Your Tuesday briefing – The New York Times


The United States and Russia joined a public diplomatic battle on Monday at the UN Security Council over the Ukrainian crisis.

The Americans, backed by their Western allies, have accused Russia of threatening peace and destabilizing global security by gathering more than 100,000 troops on Ukraine’s borders. Kremlin diplomats have rejected what they called the unfounded and hysterical spread of fear by the United States aimed at weakening Russia and provoking armed conflict.

The 15-nation Council meeting requested by the United States last week was the top arena for the two powers to influence world opinion over Ukraine. As expected, it was interrupted and no action was taken.

Notes: Linda Thomas-Greenfield, the US ambassador, said that “Russia’s actions extend to the very heart of the UN charter.” Russia objected to the meeting, calling it an “attempt to establish an international community” and an example of “megaphone diplomacy.”

Where things stand: More than a month of tantrums and poses, ominous military maneuvers and high-level diplomatic meetings have not made it easier to assess the security crisis that has engulfed Europe. A complete invasion would probably result in fierce fighting and potentially the worst bloodshed on the continent since the end of World War II.

On the ground: A wave of bomb threats across Ukraine has intensified the already anxious mood.

The much-anticipated report released yesterday described leadership failures in the office of Boris Johnson, the British Prime Minister, as well as excessive drinking in the workplace.

The report found that parties were being held on Downing Street that violated pandemic blockades when the government urged the public to avoid socialization. It did not directly involve Johnson in the infringement and left the judgment to a separate police investigation. This may give him some political room to breathe.

Sue Gray, the author of the report, was forced to remove its most harmful details from the document as the London Metropolitan Police investigated eight pages. Late last night, police said ominously that they had so far collected more than 500 pages of evidence and more than 300 photographs.

Citation: “There have been failures of leadership and judgment in different parts of number 10 and the government office at different times,” the report said. “Some events should not be allowed. Other events should not be allowed to develop as they did. “

As Omicron coronavirus variants spread around the world, vaccinated and largely sheltered families are strained by varying levels of comfort in terms of risk – whether people will dine indoors; send your children back to school; attend exercise classes; and receive home visits.

In Italy, which now has one of the highest vaccination rates in the world, schism in society is no longer among the vaccinated and the unvaccinated, nor the socially responsible and the mockers, but among those who take risks and risk aversion. The recent holiday season has brought these variations to many vaccinated families.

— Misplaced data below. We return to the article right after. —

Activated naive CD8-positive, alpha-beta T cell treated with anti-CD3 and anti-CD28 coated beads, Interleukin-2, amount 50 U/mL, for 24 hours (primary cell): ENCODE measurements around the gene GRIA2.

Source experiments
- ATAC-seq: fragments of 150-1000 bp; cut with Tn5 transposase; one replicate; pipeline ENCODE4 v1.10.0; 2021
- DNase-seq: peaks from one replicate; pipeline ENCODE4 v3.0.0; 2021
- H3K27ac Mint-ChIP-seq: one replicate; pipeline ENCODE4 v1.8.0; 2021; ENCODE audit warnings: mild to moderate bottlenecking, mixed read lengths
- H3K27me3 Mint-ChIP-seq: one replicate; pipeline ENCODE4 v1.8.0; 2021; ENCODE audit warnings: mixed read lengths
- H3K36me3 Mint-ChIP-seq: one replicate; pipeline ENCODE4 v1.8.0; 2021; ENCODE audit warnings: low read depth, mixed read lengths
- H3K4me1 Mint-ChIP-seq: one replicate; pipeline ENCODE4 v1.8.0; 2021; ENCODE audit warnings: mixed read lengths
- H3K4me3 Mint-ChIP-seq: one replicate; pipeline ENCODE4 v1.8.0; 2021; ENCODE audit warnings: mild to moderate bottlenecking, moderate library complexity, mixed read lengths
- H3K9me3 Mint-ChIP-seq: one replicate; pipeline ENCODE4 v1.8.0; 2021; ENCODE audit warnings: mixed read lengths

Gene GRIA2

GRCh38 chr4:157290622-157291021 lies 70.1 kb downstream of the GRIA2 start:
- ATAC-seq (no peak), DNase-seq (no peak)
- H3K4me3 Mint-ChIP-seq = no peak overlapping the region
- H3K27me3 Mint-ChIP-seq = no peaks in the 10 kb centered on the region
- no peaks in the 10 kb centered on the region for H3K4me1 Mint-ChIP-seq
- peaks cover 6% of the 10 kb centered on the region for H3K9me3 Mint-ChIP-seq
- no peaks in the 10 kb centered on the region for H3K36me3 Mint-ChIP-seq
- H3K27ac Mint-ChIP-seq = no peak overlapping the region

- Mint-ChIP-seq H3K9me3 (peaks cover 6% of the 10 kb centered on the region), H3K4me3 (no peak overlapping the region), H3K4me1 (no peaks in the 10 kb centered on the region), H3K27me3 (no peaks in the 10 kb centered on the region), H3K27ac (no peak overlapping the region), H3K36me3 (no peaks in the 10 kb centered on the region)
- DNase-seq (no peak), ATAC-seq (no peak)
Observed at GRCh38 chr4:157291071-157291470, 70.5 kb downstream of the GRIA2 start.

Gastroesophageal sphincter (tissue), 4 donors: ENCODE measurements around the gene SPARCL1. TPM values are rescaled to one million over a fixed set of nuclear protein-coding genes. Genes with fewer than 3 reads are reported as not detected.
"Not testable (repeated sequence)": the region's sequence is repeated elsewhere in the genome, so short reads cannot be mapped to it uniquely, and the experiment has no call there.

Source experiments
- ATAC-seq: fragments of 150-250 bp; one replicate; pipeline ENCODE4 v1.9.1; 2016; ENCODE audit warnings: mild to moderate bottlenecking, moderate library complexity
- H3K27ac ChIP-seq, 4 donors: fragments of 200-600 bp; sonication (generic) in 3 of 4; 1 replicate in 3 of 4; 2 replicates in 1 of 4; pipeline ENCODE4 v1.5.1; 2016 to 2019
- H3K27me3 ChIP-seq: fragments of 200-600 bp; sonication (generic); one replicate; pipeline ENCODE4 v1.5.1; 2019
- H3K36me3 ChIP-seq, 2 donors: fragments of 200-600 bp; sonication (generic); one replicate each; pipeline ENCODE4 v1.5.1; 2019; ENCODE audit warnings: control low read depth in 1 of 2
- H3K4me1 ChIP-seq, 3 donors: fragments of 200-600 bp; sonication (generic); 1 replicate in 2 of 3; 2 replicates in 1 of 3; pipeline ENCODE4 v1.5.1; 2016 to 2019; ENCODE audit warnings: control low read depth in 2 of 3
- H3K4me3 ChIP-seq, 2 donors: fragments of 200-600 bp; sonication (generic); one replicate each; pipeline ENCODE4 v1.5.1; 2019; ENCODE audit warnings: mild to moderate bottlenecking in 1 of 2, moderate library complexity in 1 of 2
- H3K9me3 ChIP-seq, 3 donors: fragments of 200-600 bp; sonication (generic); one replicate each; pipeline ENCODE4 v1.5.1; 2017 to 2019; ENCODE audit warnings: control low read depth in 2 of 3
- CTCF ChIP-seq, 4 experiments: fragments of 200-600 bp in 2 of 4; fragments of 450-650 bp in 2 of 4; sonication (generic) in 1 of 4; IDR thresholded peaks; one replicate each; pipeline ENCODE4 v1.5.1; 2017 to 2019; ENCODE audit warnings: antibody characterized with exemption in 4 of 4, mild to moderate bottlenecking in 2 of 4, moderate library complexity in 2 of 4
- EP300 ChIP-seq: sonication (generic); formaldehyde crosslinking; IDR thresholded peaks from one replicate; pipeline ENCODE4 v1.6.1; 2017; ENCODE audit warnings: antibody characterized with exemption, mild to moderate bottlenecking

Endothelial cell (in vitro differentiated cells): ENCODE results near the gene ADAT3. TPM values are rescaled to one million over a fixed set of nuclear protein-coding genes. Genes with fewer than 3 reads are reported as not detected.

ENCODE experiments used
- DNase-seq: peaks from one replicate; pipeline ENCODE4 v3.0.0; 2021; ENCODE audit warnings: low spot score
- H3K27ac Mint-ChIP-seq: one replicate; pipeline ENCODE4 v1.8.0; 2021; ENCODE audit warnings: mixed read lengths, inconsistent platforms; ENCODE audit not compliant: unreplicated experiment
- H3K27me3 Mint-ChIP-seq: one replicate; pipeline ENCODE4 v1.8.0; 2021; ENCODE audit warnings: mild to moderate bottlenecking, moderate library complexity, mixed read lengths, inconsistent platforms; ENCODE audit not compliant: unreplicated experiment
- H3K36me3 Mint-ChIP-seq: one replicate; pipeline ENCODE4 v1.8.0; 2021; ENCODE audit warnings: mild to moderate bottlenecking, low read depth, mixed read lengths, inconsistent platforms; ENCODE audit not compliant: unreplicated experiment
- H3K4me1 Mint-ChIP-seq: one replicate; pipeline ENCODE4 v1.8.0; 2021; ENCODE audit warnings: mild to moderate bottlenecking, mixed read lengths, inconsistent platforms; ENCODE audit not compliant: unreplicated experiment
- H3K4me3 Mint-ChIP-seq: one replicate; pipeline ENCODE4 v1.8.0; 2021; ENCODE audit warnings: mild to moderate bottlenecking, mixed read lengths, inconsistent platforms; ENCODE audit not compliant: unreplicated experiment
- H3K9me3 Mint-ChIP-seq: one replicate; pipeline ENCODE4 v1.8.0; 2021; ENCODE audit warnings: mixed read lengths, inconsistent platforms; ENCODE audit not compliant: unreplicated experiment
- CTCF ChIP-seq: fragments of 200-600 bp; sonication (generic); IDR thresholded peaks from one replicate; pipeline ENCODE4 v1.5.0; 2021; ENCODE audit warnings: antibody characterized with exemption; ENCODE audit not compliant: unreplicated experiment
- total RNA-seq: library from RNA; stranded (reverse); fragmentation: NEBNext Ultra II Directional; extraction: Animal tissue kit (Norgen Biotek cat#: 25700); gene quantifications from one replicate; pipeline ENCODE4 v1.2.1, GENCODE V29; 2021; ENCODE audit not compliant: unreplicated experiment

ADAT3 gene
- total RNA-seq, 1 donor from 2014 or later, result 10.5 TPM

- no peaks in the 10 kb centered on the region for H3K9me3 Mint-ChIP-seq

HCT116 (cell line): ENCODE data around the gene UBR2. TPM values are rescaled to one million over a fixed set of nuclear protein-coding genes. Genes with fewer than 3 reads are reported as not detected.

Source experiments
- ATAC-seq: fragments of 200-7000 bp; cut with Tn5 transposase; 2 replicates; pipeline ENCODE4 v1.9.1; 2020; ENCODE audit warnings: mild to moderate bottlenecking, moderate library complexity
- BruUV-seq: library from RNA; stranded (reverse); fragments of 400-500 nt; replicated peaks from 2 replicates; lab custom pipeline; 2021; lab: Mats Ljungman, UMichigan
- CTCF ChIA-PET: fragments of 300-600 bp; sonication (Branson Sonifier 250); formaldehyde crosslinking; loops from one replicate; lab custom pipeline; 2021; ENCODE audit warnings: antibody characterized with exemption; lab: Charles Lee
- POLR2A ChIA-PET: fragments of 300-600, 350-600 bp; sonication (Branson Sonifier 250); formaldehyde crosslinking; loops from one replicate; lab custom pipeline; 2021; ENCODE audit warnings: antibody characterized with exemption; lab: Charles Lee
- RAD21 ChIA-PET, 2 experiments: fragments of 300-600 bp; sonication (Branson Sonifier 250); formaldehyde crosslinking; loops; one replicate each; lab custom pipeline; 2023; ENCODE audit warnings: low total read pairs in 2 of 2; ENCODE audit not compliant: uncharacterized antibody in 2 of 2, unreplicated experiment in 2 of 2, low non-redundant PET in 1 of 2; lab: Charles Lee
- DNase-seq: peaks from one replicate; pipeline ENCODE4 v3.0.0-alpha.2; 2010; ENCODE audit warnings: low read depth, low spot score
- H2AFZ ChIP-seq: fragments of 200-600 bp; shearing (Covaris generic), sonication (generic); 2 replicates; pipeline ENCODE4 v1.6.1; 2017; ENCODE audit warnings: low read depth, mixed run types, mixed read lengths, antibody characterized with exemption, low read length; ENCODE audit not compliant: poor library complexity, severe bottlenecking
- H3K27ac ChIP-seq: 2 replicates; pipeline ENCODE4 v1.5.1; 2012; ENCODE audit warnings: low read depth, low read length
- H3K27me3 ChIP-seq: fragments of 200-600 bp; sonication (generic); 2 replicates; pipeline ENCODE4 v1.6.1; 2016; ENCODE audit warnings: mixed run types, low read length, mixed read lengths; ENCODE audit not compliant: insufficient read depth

An increasing number of people who received the third dose of the vaccine entered the initial phase of a pandemic, encouraged by the apparently mild symptoms of Omicron for the vaccinated. Others are still coping with the virus, which is seemingly everywhere, and they are forced to adjust their level of comfort and do more.

First person: “Young people feel much freer,” said one 70-year-old woman. At a recent wedding she attended with her husband, their friend stayed out in the cold all the time, she said.

By numbers: In Italy, more than 80 percent of the population, including children, have two doses of the vaccine. This number is expected to increase as more children are vaccinated.

In other pandemic reports:

The art of celebrity pregnancy photography has evolved. His new winning participant? Rihanna.

Dating shows have been a television base for decades, from the premiere of “The Dating Game” in 1965 to the 20-year sequel to “The Bachelor” and its by-products. Now, two podcasts – “This Is Dating” and “It’s Nice to Hear You” – are reworking the match-for-sound format, writes Reggie Ugwu in The Times.

“This Is Dating” follows four people looking for love. They are led by a dating coach and producers select candidates based on dating preferences. Listeners watch the quartet at the first few meetings that took place via Zoom. (Contestants use real voices and fake names.) The effect is like eavesdropping.

“Nice to hear you” is based on shows like “The Dating Game”, in which contestants get to know their potential partners without seeing them. He watches three couples who correspond once a day for 30 days by voice memo without exchanging photos or other identifying information.

“You don’t get distracted by how someone looks or what’s behind them,” said Heather Li, the creator of the series. “I think it’s harder to predict someone in advance if you don’t have that many data points.”

For more: Read Caity Weaver in The Times about why viewers love dating shows where contestants don’t see each other.

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